When Wellness Exams Should Go from Once to Twice a Year


For young adult and middle-aged cats, an annual wellness exam at the veterinarian’s is usually frequent enough. But during the senior and geriatric phases of a cat’s life, twice a year is called for, says the American Association of Feline Practitioners. The association labels age 11 as “senior” and age 15 as “geriatric.”

The reason for the recommended increase in examinations by a doctor is that in the life of an older cat, every 6 months is the equivalent of about 2 years in a person — enough time for significant health changes to occur. Among the things a vet should be checking at each semi-annual visit: weight and body condition; skin and coat quality; mouth, gums, and teeth; eyes and ears; heart and lungs; and joints and muscles.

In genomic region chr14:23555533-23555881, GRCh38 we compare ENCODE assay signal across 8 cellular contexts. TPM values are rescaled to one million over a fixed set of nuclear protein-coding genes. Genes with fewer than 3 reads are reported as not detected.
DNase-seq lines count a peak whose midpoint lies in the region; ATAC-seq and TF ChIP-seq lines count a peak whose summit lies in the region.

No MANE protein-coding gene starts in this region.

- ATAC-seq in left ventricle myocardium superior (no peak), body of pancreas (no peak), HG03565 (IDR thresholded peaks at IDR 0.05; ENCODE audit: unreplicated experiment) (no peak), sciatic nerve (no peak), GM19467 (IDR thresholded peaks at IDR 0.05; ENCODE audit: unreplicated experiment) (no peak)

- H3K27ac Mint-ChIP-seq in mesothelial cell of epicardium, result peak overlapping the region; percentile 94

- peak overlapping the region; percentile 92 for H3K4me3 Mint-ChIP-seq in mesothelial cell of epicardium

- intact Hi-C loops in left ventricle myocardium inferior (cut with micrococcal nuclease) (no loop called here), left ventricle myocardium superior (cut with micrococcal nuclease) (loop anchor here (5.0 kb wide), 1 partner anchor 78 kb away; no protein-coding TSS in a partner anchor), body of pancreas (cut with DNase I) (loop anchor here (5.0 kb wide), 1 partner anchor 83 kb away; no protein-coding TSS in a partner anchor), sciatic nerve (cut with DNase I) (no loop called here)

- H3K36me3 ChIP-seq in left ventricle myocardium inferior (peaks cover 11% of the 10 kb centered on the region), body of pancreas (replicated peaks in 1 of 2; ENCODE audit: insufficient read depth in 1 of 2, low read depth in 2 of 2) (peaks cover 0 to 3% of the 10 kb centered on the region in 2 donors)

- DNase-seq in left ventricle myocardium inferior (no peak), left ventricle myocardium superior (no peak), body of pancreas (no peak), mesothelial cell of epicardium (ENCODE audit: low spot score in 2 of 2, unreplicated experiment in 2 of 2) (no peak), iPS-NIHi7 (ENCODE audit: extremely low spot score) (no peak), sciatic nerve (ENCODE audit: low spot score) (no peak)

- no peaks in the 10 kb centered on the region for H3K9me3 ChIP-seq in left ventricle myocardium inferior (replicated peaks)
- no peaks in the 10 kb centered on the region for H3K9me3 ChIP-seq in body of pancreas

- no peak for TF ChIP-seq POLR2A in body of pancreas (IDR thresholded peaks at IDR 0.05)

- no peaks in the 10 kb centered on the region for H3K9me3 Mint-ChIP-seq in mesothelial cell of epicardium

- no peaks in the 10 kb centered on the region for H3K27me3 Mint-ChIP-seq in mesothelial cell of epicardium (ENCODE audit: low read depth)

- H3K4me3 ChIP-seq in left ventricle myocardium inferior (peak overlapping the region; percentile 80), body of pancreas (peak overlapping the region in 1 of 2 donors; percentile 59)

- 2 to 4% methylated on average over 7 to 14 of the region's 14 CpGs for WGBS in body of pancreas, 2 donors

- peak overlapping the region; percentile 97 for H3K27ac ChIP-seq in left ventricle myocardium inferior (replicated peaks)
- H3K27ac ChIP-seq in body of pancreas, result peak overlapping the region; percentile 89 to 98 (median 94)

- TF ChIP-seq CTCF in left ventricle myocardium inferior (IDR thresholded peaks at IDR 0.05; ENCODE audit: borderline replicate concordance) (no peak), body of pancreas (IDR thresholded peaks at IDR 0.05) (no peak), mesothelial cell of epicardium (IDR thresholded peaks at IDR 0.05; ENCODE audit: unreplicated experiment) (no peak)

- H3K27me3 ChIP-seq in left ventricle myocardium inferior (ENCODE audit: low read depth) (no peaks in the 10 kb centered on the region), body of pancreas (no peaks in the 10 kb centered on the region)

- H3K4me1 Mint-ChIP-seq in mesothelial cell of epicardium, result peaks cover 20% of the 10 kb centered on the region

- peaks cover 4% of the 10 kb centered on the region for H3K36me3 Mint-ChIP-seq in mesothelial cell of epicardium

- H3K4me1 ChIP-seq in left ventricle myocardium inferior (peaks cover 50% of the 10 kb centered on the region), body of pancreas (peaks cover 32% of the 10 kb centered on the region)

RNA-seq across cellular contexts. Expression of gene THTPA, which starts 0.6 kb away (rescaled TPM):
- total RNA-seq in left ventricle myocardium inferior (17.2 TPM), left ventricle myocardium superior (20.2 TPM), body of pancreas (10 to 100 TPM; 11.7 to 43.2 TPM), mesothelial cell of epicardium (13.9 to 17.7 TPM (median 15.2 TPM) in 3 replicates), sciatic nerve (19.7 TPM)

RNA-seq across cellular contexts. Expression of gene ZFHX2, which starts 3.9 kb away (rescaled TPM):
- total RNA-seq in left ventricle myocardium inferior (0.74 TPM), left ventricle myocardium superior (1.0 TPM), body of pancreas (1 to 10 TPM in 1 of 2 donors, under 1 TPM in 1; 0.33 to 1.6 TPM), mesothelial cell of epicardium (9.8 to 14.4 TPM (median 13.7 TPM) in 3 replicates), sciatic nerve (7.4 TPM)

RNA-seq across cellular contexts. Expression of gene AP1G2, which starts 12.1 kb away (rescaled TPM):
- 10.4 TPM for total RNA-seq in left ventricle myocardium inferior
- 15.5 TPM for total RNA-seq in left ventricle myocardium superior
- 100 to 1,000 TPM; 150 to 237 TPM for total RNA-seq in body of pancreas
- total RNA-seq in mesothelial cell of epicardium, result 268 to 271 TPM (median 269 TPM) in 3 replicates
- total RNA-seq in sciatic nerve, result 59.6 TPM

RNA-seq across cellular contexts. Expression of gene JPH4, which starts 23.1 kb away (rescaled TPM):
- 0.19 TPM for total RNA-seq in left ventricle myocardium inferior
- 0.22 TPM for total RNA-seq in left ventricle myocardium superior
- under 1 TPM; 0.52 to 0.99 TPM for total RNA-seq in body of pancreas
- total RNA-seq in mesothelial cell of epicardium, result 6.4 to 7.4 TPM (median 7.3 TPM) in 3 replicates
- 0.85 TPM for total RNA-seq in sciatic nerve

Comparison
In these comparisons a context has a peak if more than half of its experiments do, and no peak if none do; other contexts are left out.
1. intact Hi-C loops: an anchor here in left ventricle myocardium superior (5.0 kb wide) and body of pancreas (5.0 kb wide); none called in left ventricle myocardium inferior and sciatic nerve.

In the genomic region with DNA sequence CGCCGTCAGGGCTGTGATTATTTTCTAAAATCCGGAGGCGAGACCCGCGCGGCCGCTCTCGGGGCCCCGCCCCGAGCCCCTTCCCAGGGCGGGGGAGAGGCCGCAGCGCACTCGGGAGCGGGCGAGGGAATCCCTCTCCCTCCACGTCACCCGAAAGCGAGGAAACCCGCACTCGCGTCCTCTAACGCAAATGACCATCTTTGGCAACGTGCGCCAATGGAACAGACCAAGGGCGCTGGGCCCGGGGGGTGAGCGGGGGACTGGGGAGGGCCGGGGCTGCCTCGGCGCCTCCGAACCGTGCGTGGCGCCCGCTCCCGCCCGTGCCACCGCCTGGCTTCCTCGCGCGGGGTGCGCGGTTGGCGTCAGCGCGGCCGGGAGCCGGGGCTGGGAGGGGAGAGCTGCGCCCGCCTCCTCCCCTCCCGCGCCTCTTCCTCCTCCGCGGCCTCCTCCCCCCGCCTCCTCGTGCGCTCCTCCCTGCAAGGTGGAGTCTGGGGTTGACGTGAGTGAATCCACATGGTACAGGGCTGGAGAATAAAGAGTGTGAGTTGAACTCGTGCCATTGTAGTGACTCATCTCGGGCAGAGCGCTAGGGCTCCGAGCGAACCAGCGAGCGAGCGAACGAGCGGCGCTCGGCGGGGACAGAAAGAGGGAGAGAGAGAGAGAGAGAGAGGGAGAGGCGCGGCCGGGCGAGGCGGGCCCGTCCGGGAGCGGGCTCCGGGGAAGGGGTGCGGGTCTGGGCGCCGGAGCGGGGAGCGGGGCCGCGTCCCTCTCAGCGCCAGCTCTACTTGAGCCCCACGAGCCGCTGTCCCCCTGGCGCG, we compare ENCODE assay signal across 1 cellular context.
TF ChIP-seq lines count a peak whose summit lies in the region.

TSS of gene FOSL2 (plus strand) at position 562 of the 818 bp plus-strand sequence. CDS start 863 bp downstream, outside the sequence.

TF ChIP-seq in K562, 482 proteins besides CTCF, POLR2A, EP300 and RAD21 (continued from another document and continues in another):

The vet may also recommend ordering analysis of blood and urine samples and should ask questions about changes in your pet’s behavior. Is she eating and drinking more or less? Are there changes in litter box use? Have you noticed differences in your cat’s behavior or mood? Is your pet grooming as usual? All of these provide clues to her health status. You can be asking these questions yourself between visits to ascertain whether something might be amiss.


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